bne IntelliNews – Security of Russian biometric data system questioned

Experts have questioned the security of Russia’s United Biometric System (UBS) which aims to become a major identification tool for banks and other financial institutions.

The system may not be able to protect users’ personal data in light of the arrival of sophisticated technologies for photo, video and voice tampering, according to some participants at the International Banking Forum, which recently met. held in Sochi.

Contrary to assurances from the Central Bank of Russia (CBR) regarding the security of the system, experts say hackers are likely to steal anyone’s identity within a year or two, regardless of the use of computer systems. ‘biometric identification.

UBS is a joint project of CBR and leading telecommunications operator Rostelecom to collect citizens’ biometric data and use it for the identification of users of financial services. From 2021, all Russian banks were expected to adopt UBS. At the end of May, the system had around 200,000 users, but it has not yet been actively used.

Speaking at the banking forum, Natalia Kasperskaya, chairman of the board of directors of the association of software developers Local Soft, said the use of biometrics could lead to security concerns as data could be leaked internally, even if they are protected from external hacks.

According to Kasperskaya, Deepfake technologies are getting more and more sophisticated, allowing hackers to tamper with a person’s photo, video and voice, and there is no protection against this. Therefore, she urged, authentication systems based on biometric data should be avoided.

Vadim Uvarov, head of the information security department at CBR, insisted that to date, no major incidents involving Deepfake technology have been detected at UBS.

However, an anonymous source from a major Russian bank was cited by Kommersant every day saying that the system has not yet been used because customers do not understand how to use it.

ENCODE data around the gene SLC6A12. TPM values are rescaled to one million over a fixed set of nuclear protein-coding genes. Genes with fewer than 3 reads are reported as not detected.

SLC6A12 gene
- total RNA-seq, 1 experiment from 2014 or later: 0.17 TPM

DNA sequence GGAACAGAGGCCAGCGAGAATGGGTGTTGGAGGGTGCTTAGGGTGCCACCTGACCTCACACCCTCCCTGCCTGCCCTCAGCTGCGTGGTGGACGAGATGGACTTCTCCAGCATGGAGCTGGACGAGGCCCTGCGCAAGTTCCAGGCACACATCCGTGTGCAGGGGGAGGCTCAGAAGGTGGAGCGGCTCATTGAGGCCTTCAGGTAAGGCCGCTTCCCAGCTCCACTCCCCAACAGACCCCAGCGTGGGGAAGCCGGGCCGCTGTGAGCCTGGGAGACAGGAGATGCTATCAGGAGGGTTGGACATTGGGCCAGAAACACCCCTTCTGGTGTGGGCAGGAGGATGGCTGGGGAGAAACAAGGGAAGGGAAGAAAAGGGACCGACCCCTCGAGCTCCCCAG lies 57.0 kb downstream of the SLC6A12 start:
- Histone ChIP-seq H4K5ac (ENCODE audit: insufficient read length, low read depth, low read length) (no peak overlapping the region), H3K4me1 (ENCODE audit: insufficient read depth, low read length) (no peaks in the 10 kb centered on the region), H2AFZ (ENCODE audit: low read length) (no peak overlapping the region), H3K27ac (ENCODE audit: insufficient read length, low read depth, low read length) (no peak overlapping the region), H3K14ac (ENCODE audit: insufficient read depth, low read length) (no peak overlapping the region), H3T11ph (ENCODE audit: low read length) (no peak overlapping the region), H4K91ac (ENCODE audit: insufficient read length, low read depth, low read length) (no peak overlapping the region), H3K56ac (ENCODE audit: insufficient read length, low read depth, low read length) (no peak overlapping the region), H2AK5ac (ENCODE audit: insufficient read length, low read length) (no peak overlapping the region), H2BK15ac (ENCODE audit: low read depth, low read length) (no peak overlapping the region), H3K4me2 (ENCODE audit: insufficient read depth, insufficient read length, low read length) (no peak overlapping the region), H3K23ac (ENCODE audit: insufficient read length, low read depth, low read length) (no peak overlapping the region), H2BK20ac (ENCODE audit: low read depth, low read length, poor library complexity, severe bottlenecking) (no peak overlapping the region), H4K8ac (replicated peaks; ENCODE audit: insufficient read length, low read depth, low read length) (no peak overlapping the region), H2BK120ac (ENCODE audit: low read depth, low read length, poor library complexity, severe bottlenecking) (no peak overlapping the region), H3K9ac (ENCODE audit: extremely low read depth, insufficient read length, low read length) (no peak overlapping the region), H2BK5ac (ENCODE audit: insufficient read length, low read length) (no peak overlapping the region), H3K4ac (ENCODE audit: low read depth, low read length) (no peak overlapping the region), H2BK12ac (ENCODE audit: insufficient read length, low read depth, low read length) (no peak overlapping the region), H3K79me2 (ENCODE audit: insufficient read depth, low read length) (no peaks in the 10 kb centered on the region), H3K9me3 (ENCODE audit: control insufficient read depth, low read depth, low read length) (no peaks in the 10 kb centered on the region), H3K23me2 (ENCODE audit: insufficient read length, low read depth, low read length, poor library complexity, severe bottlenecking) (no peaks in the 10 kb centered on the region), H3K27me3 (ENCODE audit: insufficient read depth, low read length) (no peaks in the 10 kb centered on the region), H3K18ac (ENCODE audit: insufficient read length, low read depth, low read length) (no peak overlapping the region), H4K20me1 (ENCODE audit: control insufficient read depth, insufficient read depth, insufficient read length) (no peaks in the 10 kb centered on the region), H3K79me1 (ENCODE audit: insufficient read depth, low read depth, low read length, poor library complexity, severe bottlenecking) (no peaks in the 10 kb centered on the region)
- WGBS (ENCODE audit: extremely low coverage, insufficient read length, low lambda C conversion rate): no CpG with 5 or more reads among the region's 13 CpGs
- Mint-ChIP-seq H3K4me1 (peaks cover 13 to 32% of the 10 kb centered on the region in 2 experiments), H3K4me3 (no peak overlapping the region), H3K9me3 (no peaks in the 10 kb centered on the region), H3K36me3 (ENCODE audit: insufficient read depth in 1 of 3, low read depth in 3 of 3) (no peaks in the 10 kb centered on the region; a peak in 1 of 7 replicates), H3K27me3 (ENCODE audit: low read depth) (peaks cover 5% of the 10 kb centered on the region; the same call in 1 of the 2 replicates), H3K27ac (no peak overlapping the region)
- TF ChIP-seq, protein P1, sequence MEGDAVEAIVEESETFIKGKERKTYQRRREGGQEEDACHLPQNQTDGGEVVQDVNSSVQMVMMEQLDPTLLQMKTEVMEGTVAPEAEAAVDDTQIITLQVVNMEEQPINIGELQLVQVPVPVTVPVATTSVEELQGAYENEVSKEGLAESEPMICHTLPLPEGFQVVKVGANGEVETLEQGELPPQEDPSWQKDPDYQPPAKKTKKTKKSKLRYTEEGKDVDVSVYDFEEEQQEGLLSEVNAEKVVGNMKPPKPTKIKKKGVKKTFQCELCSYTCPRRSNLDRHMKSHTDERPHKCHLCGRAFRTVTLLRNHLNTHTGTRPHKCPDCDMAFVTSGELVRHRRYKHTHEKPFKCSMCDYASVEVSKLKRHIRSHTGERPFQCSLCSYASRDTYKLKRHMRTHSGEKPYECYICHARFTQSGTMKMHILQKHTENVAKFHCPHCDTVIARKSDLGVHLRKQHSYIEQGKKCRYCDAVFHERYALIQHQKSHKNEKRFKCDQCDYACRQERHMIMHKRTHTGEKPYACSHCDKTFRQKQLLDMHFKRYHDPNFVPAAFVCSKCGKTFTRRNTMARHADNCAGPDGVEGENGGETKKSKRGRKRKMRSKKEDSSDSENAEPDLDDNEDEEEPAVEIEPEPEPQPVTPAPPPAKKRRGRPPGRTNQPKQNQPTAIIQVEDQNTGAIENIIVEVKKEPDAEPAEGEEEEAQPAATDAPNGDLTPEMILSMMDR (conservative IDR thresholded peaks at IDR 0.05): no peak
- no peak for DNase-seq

According to the Russian regulator, UBS is sufficiently protected against various possible threats, including Deepfake, and biometric data is stored separately from all other personal data, which facilitates an additional level of protection.

But experts remain skeptical. Yevgeny Tsarev, head of the RTM group, told the Sochi banking forum that as soon as biometric data began to be actively used, hackers could find a way to break into the system.

“Forgeries like this could be used for blackmail, attacks involving social engineering and other malicious purposes,” he said, adding that the technology was developing rapidly and hackers would likely be able to create biometric samples identical to those stored in UBS in the near future. Tsarev predicted that within a year or two, hackers could steal identities based on biometric data by executing a transaction on behalf of a victim.

Other experts are less categorical, but still warn against the use of biometric identification.

Alexander Bulatov, commercial director of uSIEM, said that in order to steal someone’s identity, a hacker must have access to a potential victim’s smartphone, which in ordinary situations would not apply. worth it. However, hackers could specifically target people they know have large sums of money in their bank accounts, and those customers should instead avoid using biometric identification.

Finally, no matter how secure the biometric data system is, there are other potential ways to attack banks and customers.

“A hacker could attack the infrastructure of a bank and submit a false invoice during the last step of processing a payment, when the biometric identification has already been validated”, explains Dmitry Kuznetsov, director of methodology and standardization at Positive Technologies.

Or, he concludes, a fraudster could simply call a customer, posing as a bank security guard, and ask them to transfer funds to a “reserve” account.


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